Dhankuta, Nepal’s Queens of Hills, is a perfect place to spend your summer holidays.
Declared the best district in Nepal for the fiscal year 2012-13, Dhankuta is a wonderful place to visit in the summer and monsoons. As soon as your bus trudges upwards from the foothills of Dharan, a wonderful change overcomes everything. The ambience is instantly cooler, fresher, and greener. The wandering roads leading from Dharan to Dhankuta are a delight in themselves, unwinding beautifully for 60 kms.
Halfway between Dharan and Dhankuta lies Sailung Danda or Bhedetar, an evermisty place that puts every other hill station to shame. It is named after the bheda (sheep) that used to graze in the tar (plains). As you go up the Charles View Tower located a little further from the bus stop, you can actually feel the fog seeping in on you. Prince Charles stopped by this point in the 1980s, leading to the tower’s English name. The tower allows a breathtaking view of Saptakoshi and serpentine roads.
It’s a good idea to stay overnight in Bhedetar to enjoy the awesome sunrise next morning from Dhaje Danda, 13 kms further ahead. You can also walk ahead to the Namaste waterfall. The paths are a bit slippery, hence quite adventurous. It is absolutely worth it when you reach the pristine waterfall that washes off all your worries.
Once you reach the sturdily built Tammar Bridge at Mulghat, you know that Dhankuta has arrived. This is the best place to spend a day with friends, as you can watch the raging Tammar river from the banks, and also sign up for rafting. If you want to go for a swim, rush to the nearby Leuti stream.Another place to visit in Mulghat is the Vishranti temple, with an old-age home fashioned commendably around it.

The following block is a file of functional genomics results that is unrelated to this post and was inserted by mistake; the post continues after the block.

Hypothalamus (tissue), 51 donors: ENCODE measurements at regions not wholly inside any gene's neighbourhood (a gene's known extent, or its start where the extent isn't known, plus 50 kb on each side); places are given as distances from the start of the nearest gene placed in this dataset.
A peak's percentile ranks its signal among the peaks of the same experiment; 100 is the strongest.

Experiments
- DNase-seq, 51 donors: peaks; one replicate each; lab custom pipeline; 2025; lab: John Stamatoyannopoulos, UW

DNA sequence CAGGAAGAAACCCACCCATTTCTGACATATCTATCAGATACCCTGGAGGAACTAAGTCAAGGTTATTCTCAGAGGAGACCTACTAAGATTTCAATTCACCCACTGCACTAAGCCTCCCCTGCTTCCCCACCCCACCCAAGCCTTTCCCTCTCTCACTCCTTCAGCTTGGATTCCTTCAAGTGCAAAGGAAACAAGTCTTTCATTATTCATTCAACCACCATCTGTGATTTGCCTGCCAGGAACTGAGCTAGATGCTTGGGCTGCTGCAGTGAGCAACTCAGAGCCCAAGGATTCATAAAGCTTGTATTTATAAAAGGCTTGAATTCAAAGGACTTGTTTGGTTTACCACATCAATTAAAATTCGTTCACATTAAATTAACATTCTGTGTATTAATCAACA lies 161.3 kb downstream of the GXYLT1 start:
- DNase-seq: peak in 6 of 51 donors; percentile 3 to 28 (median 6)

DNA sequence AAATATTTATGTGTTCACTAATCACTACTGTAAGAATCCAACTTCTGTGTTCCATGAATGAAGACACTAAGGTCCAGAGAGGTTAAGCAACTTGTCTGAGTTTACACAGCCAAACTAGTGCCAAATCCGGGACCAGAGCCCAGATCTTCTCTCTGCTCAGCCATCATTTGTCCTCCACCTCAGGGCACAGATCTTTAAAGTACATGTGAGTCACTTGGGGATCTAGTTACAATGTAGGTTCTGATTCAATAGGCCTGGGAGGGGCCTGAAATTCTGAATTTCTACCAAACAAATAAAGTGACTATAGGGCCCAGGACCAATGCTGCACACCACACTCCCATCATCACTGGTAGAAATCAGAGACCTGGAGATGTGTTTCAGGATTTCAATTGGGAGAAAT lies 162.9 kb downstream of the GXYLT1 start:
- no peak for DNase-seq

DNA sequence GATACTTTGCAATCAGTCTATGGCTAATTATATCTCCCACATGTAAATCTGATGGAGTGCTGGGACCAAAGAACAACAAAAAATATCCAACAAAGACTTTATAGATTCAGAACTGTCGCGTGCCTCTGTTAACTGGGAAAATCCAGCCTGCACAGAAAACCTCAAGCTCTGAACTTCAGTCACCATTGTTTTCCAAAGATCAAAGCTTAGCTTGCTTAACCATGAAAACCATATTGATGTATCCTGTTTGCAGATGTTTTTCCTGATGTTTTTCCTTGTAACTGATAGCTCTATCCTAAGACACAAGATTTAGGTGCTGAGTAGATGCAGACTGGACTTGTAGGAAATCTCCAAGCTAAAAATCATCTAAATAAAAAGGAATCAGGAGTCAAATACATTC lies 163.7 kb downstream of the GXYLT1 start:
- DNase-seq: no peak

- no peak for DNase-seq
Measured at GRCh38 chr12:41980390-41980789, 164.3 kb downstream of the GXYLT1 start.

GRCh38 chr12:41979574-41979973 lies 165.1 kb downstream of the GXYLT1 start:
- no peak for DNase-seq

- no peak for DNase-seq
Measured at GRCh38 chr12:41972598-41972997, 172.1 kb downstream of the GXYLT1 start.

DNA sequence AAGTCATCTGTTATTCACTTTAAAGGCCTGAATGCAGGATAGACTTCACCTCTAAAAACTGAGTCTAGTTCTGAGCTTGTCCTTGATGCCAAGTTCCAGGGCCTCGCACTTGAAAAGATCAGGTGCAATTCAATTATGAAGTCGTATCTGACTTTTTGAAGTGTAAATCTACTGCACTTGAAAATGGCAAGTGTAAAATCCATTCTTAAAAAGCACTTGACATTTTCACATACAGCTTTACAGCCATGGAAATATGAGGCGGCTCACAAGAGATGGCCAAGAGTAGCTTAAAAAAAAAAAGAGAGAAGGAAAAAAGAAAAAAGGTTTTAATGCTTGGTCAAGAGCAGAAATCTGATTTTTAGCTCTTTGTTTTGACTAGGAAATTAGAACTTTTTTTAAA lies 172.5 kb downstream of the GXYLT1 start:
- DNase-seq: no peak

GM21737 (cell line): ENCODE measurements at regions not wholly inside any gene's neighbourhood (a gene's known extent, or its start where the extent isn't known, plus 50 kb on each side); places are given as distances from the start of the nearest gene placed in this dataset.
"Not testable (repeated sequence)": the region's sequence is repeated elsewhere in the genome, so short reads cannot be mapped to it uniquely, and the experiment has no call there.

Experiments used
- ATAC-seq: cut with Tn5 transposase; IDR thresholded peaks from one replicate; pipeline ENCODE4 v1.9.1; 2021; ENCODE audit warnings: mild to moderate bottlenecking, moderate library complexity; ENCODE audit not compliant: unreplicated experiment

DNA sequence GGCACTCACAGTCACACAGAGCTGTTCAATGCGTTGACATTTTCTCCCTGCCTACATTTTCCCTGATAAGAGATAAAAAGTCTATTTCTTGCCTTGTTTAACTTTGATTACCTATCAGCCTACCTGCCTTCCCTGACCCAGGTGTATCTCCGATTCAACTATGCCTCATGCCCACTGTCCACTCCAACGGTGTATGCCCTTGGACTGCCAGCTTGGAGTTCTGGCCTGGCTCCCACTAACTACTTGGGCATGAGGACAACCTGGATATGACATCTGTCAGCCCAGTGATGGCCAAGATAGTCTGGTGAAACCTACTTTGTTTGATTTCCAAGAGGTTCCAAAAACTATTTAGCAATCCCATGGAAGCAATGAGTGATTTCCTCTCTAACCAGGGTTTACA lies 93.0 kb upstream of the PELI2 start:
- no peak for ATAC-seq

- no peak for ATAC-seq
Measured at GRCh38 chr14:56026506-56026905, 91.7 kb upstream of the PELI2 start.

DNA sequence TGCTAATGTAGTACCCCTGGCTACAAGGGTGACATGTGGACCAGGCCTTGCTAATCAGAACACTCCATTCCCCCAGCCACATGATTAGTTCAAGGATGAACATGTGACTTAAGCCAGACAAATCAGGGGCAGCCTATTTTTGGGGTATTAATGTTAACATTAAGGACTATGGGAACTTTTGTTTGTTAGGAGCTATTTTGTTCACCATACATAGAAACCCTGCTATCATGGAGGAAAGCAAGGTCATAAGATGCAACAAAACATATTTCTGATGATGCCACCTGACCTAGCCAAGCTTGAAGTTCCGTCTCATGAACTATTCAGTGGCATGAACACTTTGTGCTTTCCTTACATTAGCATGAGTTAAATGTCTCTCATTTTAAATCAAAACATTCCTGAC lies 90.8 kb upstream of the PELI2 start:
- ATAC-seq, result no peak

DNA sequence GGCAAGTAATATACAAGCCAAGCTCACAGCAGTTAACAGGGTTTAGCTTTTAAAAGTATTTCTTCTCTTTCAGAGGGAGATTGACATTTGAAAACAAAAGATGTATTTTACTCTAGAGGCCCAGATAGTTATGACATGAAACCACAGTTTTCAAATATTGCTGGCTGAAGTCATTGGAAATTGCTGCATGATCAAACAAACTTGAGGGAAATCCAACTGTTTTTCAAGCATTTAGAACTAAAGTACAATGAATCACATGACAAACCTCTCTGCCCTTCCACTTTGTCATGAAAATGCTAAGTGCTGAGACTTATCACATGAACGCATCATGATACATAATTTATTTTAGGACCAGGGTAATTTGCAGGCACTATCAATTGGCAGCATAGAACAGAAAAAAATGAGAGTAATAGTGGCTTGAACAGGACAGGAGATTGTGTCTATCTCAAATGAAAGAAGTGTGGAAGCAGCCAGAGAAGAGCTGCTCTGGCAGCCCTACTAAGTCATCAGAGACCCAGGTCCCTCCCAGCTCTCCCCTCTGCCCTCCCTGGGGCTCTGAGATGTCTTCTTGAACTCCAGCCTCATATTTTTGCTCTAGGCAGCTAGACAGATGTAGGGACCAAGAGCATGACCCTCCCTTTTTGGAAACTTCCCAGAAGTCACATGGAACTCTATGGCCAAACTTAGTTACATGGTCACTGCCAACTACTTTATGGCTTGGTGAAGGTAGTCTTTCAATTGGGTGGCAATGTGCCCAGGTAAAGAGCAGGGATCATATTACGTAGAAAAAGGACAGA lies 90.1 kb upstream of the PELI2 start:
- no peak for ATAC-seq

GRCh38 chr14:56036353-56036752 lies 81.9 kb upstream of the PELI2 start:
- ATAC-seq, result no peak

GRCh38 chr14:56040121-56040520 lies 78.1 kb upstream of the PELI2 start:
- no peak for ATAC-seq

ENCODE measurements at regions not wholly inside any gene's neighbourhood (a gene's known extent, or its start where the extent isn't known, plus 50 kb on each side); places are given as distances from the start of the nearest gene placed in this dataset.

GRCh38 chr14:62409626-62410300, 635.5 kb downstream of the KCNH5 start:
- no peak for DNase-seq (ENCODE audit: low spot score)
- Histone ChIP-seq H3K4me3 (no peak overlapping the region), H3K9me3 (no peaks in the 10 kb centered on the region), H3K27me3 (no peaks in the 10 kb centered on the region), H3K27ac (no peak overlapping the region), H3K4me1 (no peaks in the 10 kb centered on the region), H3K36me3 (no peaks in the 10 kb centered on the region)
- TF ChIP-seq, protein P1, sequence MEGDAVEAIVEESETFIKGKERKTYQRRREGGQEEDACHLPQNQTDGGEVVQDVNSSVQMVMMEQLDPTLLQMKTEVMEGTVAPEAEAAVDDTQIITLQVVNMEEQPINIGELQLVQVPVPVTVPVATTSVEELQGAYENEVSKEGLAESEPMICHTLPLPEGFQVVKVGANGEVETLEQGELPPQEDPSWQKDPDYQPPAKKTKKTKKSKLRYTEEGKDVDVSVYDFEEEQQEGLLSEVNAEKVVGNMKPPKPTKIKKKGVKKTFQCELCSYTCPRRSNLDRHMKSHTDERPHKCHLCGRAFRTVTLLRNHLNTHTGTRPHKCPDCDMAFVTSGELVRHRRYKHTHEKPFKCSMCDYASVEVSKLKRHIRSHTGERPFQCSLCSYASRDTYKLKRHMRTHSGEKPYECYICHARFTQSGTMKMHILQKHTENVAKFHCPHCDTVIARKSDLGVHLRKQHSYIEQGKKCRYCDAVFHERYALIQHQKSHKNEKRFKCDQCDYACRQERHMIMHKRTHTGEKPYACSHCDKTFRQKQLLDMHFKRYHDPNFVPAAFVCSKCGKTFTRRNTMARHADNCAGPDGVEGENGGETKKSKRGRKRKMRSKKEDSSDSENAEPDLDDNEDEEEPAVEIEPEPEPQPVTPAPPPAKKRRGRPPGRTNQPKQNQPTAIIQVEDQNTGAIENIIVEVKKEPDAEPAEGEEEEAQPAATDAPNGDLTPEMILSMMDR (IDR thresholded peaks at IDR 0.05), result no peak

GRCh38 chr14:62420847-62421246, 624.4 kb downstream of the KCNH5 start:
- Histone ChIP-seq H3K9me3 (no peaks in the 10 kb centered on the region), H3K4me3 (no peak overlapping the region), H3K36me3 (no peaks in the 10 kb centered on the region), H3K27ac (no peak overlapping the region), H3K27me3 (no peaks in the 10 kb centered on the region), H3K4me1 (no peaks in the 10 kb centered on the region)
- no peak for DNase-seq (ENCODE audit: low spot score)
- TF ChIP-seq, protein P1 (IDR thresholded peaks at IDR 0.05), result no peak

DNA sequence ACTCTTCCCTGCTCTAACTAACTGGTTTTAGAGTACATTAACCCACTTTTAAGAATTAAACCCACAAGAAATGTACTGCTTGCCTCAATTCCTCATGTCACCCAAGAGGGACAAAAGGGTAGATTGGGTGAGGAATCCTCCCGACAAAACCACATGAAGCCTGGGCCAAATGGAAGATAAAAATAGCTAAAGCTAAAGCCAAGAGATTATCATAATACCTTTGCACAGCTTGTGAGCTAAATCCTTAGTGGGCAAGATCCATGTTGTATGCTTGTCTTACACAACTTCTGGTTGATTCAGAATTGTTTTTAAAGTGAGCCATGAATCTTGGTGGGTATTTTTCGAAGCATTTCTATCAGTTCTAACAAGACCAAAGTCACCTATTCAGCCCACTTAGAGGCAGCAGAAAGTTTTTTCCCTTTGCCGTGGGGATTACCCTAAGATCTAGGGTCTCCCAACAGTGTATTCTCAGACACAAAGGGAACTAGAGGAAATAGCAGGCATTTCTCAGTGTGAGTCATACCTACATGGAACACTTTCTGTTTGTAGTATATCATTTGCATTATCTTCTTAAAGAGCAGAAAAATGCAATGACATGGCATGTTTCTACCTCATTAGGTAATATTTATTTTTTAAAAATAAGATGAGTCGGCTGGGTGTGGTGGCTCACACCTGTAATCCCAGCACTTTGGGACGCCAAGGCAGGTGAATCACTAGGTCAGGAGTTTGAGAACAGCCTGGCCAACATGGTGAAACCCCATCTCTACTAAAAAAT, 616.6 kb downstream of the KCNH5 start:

The peaceful surroundings, where elders give out their blessings and sing hymns, could inspire you to volunteer and do your bit for society! Shivaratri is extra special in Bishranti.
The best way to experience the wilderness of Dhankuta is to take a walk through the forest of salla (pine) trees that surround it on all sides.The serene greenery, chatter of monkeys and hum of birds will work their magic and take away your tiredness.Make sure you visit the haat (local market), a feast of goodies are spread out every Thursday. Dhankuta is a haven for the spiritually inclined, with temples such as Jalpadevi, Nishan Bhag wati, Pathibhara Devi and Naageshwar Mahadev within easy reach.
Once you’ve had your fill of the market, it is time to visit another beautiful hill station -Hile, the entry point of trekking trips to Kanchanjunga and Makalu. Thirteen kms upwards of Dhankuta, Hile is immediately recognised by the huge structure of tongba (a millet-based alcoholic beverage) jar constructed right at the crossroads. And indeed, Hile’s tongba and sukuti are to die for. Hile is to be visited for its panoramic views, and an amalgamation of religions can be seen in the presence of numerous churches, temples and monasteries existing side by side. From Hile, you can drive five more kms to reach Pakhribas, which offers you a chance to visit temples and observe tea plantation.